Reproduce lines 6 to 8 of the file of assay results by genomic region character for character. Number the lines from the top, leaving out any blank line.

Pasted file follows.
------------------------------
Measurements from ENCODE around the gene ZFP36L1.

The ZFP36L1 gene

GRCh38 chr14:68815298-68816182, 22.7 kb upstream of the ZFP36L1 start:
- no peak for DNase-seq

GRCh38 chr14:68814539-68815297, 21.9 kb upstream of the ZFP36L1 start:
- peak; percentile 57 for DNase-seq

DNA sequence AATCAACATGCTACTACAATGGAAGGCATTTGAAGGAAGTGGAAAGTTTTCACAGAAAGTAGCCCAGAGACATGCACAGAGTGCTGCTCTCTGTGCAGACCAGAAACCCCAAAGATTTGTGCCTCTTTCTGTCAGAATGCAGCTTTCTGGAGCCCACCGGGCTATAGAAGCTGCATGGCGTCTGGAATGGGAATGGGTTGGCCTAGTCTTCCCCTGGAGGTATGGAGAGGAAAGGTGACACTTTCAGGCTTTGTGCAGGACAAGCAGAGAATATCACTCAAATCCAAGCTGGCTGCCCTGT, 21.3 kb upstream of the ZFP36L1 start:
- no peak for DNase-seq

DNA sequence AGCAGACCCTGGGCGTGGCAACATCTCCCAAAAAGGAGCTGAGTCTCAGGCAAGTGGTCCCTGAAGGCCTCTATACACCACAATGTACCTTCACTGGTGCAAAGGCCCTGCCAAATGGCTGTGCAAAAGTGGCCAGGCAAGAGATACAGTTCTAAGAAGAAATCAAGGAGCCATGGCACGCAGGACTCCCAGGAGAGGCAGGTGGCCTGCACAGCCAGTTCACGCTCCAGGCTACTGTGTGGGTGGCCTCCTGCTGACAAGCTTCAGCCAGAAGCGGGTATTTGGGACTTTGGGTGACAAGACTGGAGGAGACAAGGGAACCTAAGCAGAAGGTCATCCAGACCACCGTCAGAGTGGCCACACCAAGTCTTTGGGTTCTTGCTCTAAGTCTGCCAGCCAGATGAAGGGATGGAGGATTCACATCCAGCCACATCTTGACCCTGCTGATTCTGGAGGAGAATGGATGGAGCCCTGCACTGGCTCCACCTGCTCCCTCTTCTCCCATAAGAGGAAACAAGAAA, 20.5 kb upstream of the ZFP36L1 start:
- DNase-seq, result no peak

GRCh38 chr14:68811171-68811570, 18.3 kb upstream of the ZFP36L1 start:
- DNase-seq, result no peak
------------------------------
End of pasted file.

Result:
- peak; percentile 57 for DNase-seq

DNA sequence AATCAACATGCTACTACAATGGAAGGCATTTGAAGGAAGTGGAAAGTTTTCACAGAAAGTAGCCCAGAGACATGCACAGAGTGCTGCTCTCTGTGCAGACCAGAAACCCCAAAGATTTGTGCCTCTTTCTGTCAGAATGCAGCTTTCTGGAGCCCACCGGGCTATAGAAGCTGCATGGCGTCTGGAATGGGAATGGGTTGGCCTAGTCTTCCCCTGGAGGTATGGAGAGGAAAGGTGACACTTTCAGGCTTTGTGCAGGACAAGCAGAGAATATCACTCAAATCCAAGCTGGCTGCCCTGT, 21.3 kb upstream of the ZFP36L1 start:
- no peak for DNase-seq